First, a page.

How Ragin' Cajuns basketball signee Jalen Dalcourt took the long road home to Lafayette
From Lafayette to Tallahassee, Florida, then Tallahassee to Council Bluffs, Iowa, and Council Bluffs to San Jose, California, the road traveled has been a long one for Jalen Dalcourt.
That’s what made deciding to sign last week with the UL basketball team so easy for the 6-foot-2 former Lafayette High, Tallahassee Community College, Iowa Western CC and San Jose State combo guard so easy.
“It feels good, man, being that I traveled damn near across the country,” Dalcourt told The Daily Advertiser. “I think it was time for me to come home, you know?
“I (haven’t) really had my family to come watch me my first three years, so … I decided to talk things over with (them), and they thought it was a good idea, and I definitely thought it was a good idea.
“Just having their support again means a lot,” Dalcourt added, “so it was a big impact on my decision, for sure.”
From Florida to California
Dalcourt averaged 27 points and 10 rebounds as a senior in 2017-18 at Lafayette, where he also all-state in track and field in the high jump.
Dalcourt was a freshman at Lafayette when his brother, Corey Davis, Jr., was a senior there.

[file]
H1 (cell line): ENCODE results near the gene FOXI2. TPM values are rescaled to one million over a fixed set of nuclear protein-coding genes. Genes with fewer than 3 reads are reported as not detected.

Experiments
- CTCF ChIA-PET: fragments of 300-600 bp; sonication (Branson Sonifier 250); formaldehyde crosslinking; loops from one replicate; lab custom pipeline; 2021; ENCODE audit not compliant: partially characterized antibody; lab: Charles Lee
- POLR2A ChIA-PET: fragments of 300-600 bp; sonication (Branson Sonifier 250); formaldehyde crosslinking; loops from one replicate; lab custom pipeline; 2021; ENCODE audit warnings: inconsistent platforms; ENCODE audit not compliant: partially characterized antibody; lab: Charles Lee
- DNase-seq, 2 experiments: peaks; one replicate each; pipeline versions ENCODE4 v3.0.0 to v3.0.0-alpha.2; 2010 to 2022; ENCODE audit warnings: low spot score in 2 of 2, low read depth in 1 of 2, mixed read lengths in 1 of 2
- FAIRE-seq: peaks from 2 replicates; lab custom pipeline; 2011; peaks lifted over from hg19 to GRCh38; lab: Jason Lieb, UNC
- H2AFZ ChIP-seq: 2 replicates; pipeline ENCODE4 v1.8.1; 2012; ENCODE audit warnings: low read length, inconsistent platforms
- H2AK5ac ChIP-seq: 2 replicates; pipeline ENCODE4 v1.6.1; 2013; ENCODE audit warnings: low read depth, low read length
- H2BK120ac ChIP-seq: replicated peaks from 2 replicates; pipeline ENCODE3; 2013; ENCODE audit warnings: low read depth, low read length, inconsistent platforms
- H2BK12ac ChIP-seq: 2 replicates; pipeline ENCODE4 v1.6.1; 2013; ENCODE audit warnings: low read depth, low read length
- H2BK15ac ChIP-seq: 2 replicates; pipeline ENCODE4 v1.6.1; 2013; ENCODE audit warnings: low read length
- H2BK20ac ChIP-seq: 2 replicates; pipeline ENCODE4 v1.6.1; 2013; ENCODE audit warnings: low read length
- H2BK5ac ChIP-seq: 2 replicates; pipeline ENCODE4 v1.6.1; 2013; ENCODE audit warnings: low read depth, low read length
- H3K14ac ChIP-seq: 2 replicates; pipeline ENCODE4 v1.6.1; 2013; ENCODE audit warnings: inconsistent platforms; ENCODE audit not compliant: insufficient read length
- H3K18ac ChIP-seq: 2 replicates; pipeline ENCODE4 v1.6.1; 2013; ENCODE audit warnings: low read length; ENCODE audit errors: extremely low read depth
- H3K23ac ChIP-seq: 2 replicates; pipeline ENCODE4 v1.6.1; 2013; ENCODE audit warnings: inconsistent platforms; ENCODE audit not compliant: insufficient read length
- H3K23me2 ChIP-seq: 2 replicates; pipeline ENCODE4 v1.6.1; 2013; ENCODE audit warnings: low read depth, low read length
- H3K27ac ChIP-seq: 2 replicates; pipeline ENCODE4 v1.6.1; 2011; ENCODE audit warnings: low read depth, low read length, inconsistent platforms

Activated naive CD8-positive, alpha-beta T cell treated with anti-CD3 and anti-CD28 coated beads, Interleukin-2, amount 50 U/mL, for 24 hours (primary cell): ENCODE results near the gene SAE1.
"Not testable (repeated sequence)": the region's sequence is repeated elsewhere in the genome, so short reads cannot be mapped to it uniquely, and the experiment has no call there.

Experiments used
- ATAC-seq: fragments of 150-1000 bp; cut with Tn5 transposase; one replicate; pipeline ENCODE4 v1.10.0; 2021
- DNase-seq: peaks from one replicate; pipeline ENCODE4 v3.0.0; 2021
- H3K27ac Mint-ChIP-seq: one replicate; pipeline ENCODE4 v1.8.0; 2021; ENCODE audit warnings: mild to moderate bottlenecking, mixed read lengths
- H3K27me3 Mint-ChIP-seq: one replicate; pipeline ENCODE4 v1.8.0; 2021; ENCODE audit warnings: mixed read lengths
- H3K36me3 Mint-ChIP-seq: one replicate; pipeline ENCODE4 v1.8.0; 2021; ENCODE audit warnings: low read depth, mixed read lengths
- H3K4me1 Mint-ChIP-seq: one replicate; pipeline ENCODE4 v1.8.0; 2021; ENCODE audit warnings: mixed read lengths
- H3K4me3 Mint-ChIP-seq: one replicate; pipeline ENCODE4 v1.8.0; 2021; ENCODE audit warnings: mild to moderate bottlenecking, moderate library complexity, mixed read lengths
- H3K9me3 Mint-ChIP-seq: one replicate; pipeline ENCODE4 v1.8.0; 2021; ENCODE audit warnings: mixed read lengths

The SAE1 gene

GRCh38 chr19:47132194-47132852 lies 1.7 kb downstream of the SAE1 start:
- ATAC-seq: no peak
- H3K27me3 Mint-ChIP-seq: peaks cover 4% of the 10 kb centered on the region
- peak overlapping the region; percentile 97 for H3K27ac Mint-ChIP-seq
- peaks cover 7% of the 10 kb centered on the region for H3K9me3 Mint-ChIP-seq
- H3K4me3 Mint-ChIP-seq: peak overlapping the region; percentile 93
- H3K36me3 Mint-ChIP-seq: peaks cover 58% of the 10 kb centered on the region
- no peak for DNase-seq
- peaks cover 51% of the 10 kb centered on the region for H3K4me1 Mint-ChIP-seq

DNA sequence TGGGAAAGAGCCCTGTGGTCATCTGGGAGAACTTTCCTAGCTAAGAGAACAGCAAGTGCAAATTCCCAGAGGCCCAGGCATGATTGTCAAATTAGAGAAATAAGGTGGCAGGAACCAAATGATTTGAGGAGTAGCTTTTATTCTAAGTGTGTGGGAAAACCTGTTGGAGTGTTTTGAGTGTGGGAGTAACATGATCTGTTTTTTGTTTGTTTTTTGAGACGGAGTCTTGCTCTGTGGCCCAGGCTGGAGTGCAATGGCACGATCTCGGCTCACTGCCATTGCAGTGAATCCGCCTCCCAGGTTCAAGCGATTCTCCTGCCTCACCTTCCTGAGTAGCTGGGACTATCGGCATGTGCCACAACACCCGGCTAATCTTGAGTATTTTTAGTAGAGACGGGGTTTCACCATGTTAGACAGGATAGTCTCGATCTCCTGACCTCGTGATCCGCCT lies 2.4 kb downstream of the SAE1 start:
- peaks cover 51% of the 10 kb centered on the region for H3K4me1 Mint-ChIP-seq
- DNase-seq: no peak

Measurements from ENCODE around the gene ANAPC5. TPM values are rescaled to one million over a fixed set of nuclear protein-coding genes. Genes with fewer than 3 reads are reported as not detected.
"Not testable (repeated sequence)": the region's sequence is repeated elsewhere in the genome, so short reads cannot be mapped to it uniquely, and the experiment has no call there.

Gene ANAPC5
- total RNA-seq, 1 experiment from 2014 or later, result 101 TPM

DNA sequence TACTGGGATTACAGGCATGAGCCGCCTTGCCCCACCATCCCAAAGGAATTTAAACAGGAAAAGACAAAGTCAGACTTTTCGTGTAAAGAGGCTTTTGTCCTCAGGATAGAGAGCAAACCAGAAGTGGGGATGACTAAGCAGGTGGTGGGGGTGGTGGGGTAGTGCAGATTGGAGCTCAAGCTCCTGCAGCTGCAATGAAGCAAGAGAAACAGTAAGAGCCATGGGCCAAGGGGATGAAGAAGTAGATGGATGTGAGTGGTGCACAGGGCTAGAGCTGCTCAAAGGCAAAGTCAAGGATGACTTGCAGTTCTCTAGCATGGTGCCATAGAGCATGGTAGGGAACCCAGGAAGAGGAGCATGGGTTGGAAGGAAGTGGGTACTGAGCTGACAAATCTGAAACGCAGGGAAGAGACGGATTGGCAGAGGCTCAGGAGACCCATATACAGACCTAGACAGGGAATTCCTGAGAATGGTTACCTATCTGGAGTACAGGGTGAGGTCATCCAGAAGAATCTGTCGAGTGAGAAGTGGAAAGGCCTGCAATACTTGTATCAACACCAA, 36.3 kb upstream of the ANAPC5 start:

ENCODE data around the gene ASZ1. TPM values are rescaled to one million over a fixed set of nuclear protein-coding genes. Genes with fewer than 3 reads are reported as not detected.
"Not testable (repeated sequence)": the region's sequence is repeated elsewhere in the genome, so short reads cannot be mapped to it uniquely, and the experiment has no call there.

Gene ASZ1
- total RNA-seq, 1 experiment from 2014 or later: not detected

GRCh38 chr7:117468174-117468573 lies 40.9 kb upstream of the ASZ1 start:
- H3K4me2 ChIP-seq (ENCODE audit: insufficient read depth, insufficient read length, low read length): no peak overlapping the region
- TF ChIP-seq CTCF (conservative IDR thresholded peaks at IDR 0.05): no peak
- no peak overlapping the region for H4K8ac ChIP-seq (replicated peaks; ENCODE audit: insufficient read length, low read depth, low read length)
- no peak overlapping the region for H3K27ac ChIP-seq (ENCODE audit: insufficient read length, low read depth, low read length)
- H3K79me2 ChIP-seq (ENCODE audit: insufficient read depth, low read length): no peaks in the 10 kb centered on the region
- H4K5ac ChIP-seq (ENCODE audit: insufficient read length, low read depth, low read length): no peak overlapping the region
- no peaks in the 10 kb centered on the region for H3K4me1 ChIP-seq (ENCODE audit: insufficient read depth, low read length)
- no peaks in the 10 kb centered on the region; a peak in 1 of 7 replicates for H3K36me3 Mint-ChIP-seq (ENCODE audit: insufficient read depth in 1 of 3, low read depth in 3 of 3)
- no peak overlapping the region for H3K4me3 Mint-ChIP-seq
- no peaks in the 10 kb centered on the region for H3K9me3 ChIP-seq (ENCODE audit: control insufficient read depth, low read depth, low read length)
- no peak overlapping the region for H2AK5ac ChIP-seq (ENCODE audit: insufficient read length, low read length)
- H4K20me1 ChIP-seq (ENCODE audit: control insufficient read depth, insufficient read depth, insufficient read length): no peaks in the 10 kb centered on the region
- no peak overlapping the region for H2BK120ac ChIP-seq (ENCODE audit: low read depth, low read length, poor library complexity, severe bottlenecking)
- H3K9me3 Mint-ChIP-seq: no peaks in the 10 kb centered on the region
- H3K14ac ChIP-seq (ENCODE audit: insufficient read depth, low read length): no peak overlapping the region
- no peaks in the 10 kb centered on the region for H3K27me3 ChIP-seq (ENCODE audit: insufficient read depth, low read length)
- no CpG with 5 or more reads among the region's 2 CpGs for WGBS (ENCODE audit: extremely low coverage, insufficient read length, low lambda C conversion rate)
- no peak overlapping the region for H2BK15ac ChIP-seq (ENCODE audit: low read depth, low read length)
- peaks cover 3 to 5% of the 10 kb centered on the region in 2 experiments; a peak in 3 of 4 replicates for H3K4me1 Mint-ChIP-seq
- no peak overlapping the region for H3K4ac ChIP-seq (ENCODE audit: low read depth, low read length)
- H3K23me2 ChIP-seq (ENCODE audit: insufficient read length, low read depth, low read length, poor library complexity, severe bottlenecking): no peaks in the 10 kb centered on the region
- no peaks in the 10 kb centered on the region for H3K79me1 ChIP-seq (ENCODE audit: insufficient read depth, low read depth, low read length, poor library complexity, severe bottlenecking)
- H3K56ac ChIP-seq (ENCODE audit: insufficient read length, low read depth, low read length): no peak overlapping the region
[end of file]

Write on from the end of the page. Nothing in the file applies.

After a stint in Turkey, Davis, a starting guard on Houston’s NCAA Tournament teams in 2018 and ’19, plays now for BCM Gravelines-Dunkerque of the highly regarded Pro A league in France.
Dalcourt averaged 11.1 points at Tallahassee CC and 10.6 at Iowa Western.
Limited last season by Achilles tendinitis to 15 games including nine starts, he averaged 9.6 at San Jose State.
Returning to Lafayette, Dalcourt joins a UL program that also has signed former St. John’s starting guard Greg Williams Jr., a Lafayette Christian product; signed former Nevada and Arizona forward Jordan Brown, the son of Cajuns Hall-of-Famer Dion Brown; and added former St. Thomas More guard Carter Domingue as a walk-on this offseason.
“That was biggest thing on choosing a school: I wanted to make sure I was going to a place where I would have to bring the best and where I could go compete,” said Dalcourt.
“I think UL did a great job of picking up guys to help me compete and bring the best out of myself and also go there and win a Sun Belt championship.”
Juco hard school graduate
Dalcourt was reminded of the value of toughness playing on the juco level.
“Nothing’s handed to you. Everybody there’s trying to get a scholarship,” he said. “So you’ve got to work for everything you get.
“You’ve got to bring it every night, because everybody’s trying to eat. And people will take your fork."
At San Jose State, the Achilles injury kept him out until January.
But he debuted with a career-high 23 points in a Jan. 2 game against Boise State, and also hit double figures in Mountain West games against Colorado State, New Mexico (twice) and San Diego State.
“That’s a pretty good conference,” said Dalcourt.
“Coming back here, (I’ll be) using my knowledge … and my experience to come and help the Ragin’ Cajuns win basketball games.”